Why this emphasis on incentives? Because from the start, American law has justified copyright on the "utilitarian" grounds that it gives authors an incentive to create more. (By contrast, European law has justified copyright in Romantic terms: it thinks of authors as having inherent, natural rights to their works, and it also worries about the inheritances of authors’ grandchildren.) The new study confirms the Constitution's original justification for granting copyright, but, if I'm reading it right, it calls into question our latest extension of the terms.
However you read it, research of this quality deserves a grateful bravissima - and our hope that the authors are working on some encores.
A HANDY TIMELINE OF COPYRIGHT DURATION (because I couldn't find one on the Web):
- 1710: Great Britain's Statute of Anne is the first law to treat copyright as something "regulated by the government and courts, rather than by private parties," to treat copyright as of limited duration rather than permanent and to create a public domain into which works pass once their copyright expires. It also is the first law to define the purpose of copyright as the public good - the encouraging of the "learned" to "compose and write useful books."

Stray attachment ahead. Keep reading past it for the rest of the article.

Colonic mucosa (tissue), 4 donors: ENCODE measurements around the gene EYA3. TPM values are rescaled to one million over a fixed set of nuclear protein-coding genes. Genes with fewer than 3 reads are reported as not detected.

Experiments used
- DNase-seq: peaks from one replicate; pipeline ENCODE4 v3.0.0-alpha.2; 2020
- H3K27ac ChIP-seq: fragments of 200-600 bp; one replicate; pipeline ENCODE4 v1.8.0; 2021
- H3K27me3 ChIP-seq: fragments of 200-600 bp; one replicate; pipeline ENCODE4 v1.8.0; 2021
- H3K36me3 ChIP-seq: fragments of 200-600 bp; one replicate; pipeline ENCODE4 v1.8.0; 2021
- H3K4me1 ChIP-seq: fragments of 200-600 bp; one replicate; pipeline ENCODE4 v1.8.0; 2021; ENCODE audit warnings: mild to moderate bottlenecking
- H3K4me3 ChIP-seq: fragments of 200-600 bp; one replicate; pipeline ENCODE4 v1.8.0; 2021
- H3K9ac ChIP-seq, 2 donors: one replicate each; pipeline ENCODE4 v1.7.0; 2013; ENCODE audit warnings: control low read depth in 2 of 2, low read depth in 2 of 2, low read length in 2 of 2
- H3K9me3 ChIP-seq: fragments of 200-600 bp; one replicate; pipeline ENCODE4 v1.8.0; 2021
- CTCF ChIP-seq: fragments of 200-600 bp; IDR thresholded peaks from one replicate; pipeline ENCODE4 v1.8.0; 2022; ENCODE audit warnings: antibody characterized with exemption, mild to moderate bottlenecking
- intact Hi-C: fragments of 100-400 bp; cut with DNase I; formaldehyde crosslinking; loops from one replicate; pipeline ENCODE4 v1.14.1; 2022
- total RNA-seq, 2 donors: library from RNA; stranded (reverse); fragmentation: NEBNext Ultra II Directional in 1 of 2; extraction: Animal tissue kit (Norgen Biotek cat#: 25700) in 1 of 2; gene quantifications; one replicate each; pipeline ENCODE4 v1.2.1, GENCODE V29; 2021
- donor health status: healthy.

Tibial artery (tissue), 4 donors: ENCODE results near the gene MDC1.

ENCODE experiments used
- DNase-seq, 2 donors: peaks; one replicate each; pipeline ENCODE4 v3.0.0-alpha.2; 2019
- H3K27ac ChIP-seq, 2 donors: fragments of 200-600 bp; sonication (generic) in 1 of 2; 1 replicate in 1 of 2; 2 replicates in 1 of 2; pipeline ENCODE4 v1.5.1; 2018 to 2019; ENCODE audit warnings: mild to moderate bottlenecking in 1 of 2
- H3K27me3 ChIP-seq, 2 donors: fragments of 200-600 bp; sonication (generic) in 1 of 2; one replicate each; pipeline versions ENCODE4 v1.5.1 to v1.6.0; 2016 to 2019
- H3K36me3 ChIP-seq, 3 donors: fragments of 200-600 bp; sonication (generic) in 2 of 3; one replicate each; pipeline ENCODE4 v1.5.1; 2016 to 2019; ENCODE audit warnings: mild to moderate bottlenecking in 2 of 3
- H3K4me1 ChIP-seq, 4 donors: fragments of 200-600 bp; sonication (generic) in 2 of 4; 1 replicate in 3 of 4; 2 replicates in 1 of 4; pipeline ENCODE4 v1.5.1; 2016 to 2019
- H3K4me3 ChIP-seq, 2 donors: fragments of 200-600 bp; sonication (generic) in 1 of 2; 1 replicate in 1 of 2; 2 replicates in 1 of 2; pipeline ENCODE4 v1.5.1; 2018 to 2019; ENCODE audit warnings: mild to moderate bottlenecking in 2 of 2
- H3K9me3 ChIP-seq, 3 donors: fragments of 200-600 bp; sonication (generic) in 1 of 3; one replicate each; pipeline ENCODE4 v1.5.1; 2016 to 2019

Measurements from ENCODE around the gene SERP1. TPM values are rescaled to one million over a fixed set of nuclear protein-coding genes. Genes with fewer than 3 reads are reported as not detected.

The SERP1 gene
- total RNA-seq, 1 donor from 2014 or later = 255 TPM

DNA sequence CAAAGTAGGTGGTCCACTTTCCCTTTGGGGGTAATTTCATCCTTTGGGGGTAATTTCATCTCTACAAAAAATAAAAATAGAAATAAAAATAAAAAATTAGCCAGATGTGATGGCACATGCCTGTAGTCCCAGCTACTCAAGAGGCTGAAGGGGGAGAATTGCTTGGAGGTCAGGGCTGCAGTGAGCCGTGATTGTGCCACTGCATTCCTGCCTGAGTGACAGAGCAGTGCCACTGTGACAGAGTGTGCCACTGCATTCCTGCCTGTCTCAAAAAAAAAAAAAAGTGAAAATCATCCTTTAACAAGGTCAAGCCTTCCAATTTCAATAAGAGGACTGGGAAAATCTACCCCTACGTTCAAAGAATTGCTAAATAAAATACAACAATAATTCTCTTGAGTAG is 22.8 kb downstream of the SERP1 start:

- 1774: Great Britain's House of Lords, in the Donnelson vs. Beckett case, confirms that copyright is of limited duration and not perpetual.
- 1790: Article 1 of the US Constitution gives Congress authority "to promote the progress of science and useful arts, by securing for limited times to authors and inventors the exclusive right to their respective writings and discoveries.” Like Great Britain, the congress set that limited time at 14 years, renewable for 14. (Thomas Jefferson calculated, based on actuarial data, that it should be 19 years so that it would be “proportionate to average lifespans.”)
- 1793: France - The revolutionary government establishes a copyright term of life plus 10 posthumous years if the author has heirs.
- 1810: France - Napoleon establishes copyright for the life of the author and of the surviving spouse (if there is one), plus 20 years if there are children.
- 1826: France - The Bourbon restoration proposes life plus 50 years
- 1831: The US extends copyright to 28 years from publication, still renewable for only 14 years.